Following a once considered inconceivable decline in home prices across Greater Vancouver, housing affordability is unsurprisingly improving. Indeed the team at RBC Economics has caught on, updating their latest affordability index.
RBC summarized the changing dynamic in the nations most expensive property market, “The Vancouver-area housing market is in full-blown correction mode. Home resales have plummeted 58% since the peak in early 2016 with no sign of a turnaround so far in 2019. While various policy measures triggered and sustained the correction, Vancouver’s ongoing affordability crisis explains most its magnitude. The demand-supply balance now favours buyers and prices are falling. This helped RBC’s aggregate affordability measure to improve by 2.6 percentage points in the fourth quarter. With ownership cost still representing 84.7% of household income, we’re still a long way from the end of the crisis.”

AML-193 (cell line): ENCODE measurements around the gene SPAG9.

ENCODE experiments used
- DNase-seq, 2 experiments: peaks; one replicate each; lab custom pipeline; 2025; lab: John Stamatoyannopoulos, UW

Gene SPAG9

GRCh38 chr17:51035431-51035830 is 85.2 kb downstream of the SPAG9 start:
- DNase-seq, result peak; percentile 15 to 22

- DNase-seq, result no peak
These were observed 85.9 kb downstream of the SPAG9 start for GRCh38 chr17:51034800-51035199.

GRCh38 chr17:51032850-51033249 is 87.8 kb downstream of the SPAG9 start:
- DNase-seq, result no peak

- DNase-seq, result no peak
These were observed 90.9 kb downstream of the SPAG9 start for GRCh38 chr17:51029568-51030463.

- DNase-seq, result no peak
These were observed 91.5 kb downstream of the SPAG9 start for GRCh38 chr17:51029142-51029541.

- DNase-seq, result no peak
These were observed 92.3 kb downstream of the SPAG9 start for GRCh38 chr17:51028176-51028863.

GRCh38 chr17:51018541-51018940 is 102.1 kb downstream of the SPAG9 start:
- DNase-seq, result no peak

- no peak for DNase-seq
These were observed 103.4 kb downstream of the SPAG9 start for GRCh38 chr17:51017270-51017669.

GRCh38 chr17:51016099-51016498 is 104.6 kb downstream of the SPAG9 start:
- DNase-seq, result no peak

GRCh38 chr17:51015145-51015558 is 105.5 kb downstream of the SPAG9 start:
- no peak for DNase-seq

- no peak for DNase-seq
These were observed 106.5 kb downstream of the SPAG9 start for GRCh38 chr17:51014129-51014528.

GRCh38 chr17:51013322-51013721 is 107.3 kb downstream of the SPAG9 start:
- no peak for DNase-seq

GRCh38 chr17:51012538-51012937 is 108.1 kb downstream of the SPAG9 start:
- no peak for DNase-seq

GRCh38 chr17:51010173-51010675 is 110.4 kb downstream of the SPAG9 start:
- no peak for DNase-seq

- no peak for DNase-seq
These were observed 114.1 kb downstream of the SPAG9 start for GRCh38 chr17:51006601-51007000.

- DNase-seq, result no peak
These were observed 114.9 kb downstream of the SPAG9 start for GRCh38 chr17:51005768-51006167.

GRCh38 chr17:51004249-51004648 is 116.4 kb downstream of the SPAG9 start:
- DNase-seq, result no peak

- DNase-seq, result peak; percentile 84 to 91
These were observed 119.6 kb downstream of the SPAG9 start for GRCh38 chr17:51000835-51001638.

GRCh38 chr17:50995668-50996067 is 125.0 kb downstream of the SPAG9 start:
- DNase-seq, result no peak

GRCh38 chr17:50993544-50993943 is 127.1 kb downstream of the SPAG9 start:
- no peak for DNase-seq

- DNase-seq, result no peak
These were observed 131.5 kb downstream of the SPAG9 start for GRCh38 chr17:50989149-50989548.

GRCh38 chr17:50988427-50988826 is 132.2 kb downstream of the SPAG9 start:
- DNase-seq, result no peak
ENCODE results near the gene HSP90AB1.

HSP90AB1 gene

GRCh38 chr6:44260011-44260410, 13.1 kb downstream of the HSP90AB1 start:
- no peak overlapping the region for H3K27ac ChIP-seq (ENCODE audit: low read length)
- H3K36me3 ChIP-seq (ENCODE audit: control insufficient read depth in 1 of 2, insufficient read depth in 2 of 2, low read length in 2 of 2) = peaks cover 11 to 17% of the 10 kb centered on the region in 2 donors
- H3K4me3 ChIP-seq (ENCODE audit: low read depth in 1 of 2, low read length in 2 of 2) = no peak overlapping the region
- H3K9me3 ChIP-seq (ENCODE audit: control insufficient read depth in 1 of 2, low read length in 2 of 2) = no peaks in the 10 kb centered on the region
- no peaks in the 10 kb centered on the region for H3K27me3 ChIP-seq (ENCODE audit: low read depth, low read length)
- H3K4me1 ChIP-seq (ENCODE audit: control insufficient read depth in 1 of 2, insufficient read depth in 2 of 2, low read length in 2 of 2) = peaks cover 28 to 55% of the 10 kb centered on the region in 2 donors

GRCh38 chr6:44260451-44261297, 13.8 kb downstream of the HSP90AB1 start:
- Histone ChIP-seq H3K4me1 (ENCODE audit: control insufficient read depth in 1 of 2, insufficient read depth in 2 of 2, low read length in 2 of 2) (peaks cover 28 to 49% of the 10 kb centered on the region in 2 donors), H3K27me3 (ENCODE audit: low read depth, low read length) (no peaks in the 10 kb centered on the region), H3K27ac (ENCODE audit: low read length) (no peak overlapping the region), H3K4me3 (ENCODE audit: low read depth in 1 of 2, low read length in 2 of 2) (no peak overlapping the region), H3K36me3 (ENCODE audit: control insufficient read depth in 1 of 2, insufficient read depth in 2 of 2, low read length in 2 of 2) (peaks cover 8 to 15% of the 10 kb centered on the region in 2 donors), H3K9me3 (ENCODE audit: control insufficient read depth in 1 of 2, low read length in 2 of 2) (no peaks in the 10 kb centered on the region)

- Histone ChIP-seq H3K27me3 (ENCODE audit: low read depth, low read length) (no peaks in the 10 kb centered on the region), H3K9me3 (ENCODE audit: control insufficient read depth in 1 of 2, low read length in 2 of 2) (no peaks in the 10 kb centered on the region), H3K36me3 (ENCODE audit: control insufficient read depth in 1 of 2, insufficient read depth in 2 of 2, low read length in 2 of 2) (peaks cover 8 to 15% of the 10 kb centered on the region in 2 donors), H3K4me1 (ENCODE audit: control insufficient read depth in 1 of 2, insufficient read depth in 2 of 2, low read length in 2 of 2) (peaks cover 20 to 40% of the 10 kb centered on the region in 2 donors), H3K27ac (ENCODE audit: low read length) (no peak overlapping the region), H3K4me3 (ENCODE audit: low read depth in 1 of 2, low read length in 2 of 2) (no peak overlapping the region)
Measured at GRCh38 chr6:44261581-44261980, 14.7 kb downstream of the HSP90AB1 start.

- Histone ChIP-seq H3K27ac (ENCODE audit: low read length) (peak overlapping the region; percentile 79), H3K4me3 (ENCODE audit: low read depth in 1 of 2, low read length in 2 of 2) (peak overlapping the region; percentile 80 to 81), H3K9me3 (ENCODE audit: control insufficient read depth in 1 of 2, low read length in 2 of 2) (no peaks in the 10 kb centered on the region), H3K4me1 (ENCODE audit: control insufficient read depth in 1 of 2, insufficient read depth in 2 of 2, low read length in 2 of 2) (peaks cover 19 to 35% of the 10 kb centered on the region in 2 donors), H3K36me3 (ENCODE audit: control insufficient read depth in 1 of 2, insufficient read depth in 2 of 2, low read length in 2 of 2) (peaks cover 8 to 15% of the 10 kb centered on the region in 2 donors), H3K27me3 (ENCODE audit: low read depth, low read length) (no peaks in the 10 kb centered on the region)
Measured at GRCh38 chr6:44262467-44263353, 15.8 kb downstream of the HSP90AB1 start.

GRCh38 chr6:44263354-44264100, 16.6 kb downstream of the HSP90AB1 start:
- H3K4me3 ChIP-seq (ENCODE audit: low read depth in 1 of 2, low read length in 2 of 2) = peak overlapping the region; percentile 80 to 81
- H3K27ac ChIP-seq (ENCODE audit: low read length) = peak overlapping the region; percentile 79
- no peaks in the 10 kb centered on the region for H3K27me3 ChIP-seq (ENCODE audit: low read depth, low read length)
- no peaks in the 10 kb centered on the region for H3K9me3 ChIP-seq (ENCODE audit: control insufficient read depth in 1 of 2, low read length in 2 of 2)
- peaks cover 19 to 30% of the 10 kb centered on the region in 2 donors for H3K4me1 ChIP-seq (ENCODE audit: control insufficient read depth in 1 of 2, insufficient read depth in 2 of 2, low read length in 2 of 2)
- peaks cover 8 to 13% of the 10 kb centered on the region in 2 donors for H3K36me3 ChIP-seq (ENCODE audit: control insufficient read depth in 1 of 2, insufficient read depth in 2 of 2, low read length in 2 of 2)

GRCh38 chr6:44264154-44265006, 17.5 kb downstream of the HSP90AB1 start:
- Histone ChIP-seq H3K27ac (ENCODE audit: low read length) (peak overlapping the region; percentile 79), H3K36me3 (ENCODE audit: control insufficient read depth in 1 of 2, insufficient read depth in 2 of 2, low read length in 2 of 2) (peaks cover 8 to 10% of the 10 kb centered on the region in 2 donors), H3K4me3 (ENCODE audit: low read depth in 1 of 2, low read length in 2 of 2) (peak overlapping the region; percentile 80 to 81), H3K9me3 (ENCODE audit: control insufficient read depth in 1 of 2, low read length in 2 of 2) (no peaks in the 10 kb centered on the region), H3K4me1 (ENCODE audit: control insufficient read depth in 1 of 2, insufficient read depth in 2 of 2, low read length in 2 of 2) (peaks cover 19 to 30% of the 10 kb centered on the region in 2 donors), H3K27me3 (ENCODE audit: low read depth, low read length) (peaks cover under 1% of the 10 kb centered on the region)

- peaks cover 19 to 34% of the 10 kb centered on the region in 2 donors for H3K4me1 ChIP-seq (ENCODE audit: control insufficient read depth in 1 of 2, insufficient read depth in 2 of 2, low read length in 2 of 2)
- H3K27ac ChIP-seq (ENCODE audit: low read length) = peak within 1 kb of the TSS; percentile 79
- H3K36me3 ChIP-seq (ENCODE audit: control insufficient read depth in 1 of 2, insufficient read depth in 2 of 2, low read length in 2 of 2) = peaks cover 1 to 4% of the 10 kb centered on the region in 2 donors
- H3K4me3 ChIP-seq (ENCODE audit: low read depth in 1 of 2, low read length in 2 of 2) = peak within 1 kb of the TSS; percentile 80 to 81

The recent pullback in home prices, which as of February saw Greater Vancouver detached home prices slide 9.7% year-over-year, and condos dip 4% from last year should come as no surprise given the bout of policy measures and rather benign mortgage credit growth, which is expected to continue as the economic outlook slows and the yield curve inverts.
Affordability pressures, however, remain elevated- particularly in the condo segment where a significant premium still exists over current rent prices. “The intense affordability pressures present in some of Canada’s largest markets over the past few years have driven up demand for condos. This is because an increasing number of buyers have been shut out of the higher-priced single-family home categories and turned their focus toward lower-priced options—mainly condos. Trouble is, this stronger demand for condos resulted in sharper price gains and affordability erosion.”
However, with mortgage costs subsiding and a record number of new construction condos en route, inventory continues to outpace sales, affordability pressures will surely ease across all segments in the year ahead. This was of course something I suggested would happen back in January when consensus was calling for rising mortgage costs to offset the decline in home prices.